The onslaught of extreme weather events in Himachal Pradesh presents a troubling narrative that resonates with the escalating impacts of climate change. As the monsoon rains began on June 24, the Himalayan state has been subjected to relentless torrential downpours, resulting in a grim toll of 217 lives lost and an estimated economic loss exceeding Rs 10,000 crore.
These staggering figures cast an ominous shadow over the region, prompting a deeper examination of the link between these disastrous events and the changing climate. The mounting evidence points to a changing climate landscape that amplifies the intensity and frequency of such extreme weather phenomena. While the immediate triggers of these events can be complex and multifaceted, there is a growing consensus among experts that climate change serves as a potent catalyst.
One notable factor is the warming of the Earth's atmosphere, leading to increased evaporation from oceans and land surfaces, fueling monsoon rainfall's intensity. The higher temperatures provide more energy to the atmosphere, resulting in the accumulation of moisture released during heavy rainfalls. This phenomenon aligns with the torrential rains that have battered Himachal Pradesh, causing widespread devastation. The shifting climate patterns also contribute to the erratic behaviour of monsoons.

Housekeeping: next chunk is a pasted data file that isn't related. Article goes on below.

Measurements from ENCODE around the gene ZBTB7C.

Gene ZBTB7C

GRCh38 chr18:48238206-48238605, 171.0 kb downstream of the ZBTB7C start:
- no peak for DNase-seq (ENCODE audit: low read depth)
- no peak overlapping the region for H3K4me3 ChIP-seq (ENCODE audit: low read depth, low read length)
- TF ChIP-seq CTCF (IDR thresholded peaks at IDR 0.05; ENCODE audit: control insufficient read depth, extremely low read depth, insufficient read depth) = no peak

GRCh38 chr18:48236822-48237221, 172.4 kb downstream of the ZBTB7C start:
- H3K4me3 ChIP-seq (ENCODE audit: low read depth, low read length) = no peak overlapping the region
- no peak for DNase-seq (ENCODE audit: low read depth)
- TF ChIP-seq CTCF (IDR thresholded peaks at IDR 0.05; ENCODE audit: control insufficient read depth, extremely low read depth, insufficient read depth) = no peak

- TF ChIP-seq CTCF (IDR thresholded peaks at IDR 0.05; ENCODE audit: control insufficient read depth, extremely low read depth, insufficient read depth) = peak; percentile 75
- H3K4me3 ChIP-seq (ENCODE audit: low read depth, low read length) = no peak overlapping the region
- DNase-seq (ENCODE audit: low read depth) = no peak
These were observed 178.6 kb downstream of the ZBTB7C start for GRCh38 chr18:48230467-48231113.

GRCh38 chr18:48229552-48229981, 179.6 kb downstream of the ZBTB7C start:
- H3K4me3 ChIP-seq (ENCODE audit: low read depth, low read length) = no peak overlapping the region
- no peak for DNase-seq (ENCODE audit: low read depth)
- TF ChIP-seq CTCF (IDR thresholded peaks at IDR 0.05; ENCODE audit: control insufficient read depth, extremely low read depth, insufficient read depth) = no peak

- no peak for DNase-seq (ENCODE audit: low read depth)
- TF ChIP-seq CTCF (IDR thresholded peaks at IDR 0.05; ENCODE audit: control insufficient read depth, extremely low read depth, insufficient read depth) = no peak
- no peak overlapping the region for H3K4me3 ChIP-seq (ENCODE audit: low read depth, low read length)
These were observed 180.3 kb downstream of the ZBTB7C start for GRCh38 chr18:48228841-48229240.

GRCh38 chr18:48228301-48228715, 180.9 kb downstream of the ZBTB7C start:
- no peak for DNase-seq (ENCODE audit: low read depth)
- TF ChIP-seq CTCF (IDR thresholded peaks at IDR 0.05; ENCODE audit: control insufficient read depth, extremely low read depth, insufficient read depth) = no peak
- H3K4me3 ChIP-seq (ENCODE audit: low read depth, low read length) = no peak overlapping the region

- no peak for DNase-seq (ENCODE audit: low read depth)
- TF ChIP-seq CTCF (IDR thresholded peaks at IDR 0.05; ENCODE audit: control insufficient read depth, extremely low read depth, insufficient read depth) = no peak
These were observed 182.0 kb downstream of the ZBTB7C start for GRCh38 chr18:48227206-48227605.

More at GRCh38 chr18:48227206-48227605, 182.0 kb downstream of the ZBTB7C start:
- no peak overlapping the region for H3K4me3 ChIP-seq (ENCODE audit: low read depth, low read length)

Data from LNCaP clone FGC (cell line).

Changing temperature gradients in the oceans, particularly the Indian Ocean, can disrupt the traditional monsoon patterns. Such disruptions can lead to prolonged periods of heavy rainfall, as witnessed in Himachal Pradesh, where the monsoon fury seems unrelenting. The fact that emerging concerns point towards recurring instances of intense rainfall aligns with projections of climate models that indicate an increase in extreme precipitation events due to global warming.